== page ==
All Things: Colossians 1:15-23

Overview of Verses 15-23

Paul’s goal in this passage is to give the Colossian church an accurate picture of who Jesus is and what he accomplished on the cross and to encourage them to remain faithful to Jesus in spite of the pressures they are facing.

In verses 15-20, Paul writes the Colossian church a poem about Jesus. In verses 20-23, Paul reminds them of the impact Jesus’ sacrifice has had on their lives. Paul challenges them to keep faith and to not lose hope in the gospel.

The first stanza of Paul’s Poem (v15-17) depicts the Son as the creator and ruler of all things. The second stanza (v18-20) explains that Jesus is bringing about a new creation through his death and resurrection.

Let us learn three things from this passage:

1. Jesus is the exalted King and demands our allegiance and loyal service.

2. Through his death on the cross, Jesus has broken down every barrier that separated us from God.

3. Jesus is the most valuable and important being in the universe. We don’t need to look anywhere else for contentment. When we have Jesus, we have all we need.

Break it Down: Verse-by-Verse (NIV)

v15a: The Son is the image of the invisible God,”

In Jesus, we have a perfect picture of the person and character of God. He is the Word of God in human flesh (John 1:14). If we as Christians want to know what our God is like, we must get to know Jesus. This is what the author of Hebrews meant when he said, “the Son is the radiance of God’s glory and the exact representation of his being” (Hebrews 1:3A NIV). Jesus put it plainly: “Whoever has seen me has seen the Father” (John 14:9 NIV).

v15b: “the firstborn over all creation.”

The word firstborn (also in v18) does not imply that Jesus is a created being. In the ancient world, the firstborn son inherited his father’s estate. The word is used here to show Jesus’ preeminence and supremacy over all things.

v16: “For in him all things were created: things in heaven and on earth, visible and invisible, whether thrones or powers or rulers or authorities; all things have been created through him and for him.”

Don’t overlook that three-letter word, for. A synonym for this word is because. Paul is telling the Colossians that Jesus is supreme over all of creation because it was all created through him and for him, the visible things of earth and the unseen things of the spiritual realm. “Through him all things were made; without him nothing was made that has been made” (John 1:3 NIV).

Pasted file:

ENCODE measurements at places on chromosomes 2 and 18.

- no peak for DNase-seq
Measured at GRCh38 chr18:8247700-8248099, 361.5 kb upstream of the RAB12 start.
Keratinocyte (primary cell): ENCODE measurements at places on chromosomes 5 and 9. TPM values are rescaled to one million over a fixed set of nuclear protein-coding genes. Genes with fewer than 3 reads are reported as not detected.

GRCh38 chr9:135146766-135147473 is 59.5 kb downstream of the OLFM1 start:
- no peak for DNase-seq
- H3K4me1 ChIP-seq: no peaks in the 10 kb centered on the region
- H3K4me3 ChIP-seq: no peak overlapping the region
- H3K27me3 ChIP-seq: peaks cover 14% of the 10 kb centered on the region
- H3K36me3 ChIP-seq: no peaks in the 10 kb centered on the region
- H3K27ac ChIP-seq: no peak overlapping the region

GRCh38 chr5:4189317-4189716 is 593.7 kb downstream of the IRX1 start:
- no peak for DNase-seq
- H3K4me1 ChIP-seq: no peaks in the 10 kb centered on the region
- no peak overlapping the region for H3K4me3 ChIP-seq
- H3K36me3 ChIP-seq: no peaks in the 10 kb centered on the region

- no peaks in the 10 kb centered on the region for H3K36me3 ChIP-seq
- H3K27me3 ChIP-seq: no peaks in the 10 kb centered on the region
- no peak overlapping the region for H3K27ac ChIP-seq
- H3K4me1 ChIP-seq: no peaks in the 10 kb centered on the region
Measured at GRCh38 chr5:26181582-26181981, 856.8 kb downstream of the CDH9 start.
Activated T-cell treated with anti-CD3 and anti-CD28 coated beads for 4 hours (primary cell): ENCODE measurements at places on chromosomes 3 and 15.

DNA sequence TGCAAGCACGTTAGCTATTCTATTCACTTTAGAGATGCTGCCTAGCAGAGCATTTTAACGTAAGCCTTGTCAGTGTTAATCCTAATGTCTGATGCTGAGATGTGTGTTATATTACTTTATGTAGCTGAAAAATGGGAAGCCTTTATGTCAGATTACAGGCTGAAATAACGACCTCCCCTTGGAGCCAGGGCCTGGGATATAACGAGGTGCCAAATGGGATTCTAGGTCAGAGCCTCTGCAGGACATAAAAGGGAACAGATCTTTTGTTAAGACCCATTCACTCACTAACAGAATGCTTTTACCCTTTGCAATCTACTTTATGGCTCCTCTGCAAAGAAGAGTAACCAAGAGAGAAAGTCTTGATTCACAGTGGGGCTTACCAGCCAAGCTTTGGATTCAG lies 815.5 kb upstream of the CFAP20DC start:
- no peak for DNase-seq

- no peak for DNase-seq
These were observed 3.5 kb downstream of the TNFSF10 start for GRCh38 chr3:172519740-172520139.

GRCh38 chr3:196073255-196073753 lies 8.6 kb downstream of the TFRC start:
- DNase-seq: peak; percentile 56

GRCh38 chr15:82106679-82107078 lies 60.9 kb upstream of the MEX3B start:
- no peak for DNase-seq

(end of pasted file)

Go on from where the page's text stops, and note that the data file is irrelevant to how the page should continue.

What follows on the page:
v17: “He is before all things, and in him all things hold together.”

Jesus existed before anything else (Genesis 1:1; John 1:1-2) and is the sustainer of all things (Hebrews 1:3).

v18a: “And he is the head of the body, the church;”

Several times in Paul’s letters, he refers to the church using the metaphor of a body. Jesus is the head, and we are all different parts of the body. Like parts of a body, we have different roles, but are interconnected and dependent on each other, and are all under the authority of Christ, who is our head and our King.

v18b: “he is the beginning and the firstborn from among the dead, so that in everything he might have the supremacy.”

Jesus is the ruler of all things. Everything belongs to him. He is even preeminent among the dead, for he died and rose again, demonstrating his authority over death.

v19: “For God was pleased to have all his fullness dwell in him,”

Remember,  for means because. Jesus has supremacy over all things because he possesses the fullness of God. All of God’s “God-ness” came and dwelt in the human body of Jesus of Nazareth. Later in the letter, Paul will reiterate “…in Christ the fullness of the Deity lives in bodily form” (Colossians 2:19 NIV),